Following the recent decision by the NSW government to sell off the Millers Point housing commission units, community members and local councillors alike are raising the question that’s on everyone’s minds.
What will be next on the chopping block?
Sydney City Greens Councillor Irene Doutney believes that by looking at the rationale behind the Millers Point sale, the question has already been answered.
“The way I see it is if we use the same argument for selling off Millers Point [which is land value], then we can only expect to see more sales in the future.”
Cr Doutney expressed her concern for the public housing units in Redfern, Waterloo and Woolloomooloo.
“Look at the potential profit from the sale of those units. It would be naïve to believe they are safe.”
Lord Mayor Clover Moore has also expressed concern over further sales, based on the government’s argument that the cost of repair and maintenance of the Millers Point housing commission blocks had become unsustainable.
“Does this mean all inner city social housing, like in Glebe or Woolloomooloo, where people also live in 19th century homes is also under threat?”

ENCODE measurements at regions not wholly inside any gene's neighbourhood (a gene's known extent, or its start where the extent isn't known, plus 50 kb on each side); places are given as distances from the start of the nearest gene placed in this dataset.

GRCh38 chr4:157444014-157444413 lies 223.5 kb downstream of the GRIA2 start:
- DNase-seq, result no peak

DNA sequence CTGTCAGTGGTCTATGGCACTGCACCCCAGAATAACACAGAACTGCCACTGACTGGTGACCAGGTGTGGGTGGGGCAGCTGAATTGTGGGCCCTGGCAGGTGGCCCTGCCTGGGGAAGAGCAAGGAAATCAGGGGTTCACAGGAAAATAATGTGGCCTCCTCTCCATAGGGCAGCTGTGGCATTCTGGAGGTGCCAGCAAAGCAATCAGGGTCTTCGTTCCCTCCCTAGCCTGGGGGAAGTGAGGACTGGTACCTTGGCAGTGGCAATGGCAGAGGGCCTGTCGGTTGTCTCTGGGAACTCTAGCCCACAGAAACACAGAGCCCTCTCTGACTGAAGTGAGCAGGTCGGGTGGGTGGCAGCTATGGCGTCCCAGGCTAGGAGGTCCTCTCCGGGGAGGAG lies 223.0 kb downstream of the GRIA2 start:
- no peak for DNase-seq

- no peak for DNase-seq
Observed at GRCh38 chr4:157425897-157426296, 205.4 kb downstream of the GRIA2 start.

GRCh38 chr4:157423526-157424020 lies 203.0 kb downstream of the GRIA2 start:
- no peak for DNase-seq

When asked if Pru Goward, the NSW Minister for Planning, intended to sell off other high-value public housing properties in inner Sydney, a spokesperson said she was “not prepared to rule anything out.” But, she also offered assurance that “no decisions have been made by the government to sell any of those other properties.”
The Opposition and Cr Moore remain adamant about warning tenants of the potential risk as the government continues to sell homes to reverse a deficit of $330 million in the public housing system.
“All public housing tenants in the inner city are now put on notice that if the value of your home goes up, the government is going to put you out of your home.”
Woolloomooloo public housing resident Arthur Hammond describes the sales as “evil”.
“Things are getting so unfair. They are just lucky we are a civilised society,” Mr Hammond said.
“What I want to know is who else is behind the curtain. It wasn’t just one person calling the shots and we deserve to know.”
When asked if he was worried Woolloomooloo would be next, Mr Hammond said that the fear of losing Woolloomooloo was real.
“After Housing NSW [a department of the NSW Department of Family and Community Services] took over as the landlords, it has just gone downhill. We just don’t know where it will end.
“We all understand our homes have high property values but we have lived here for decades, even when they were not as highly valued. They shouldn’t be allowed to just put us on the streets.”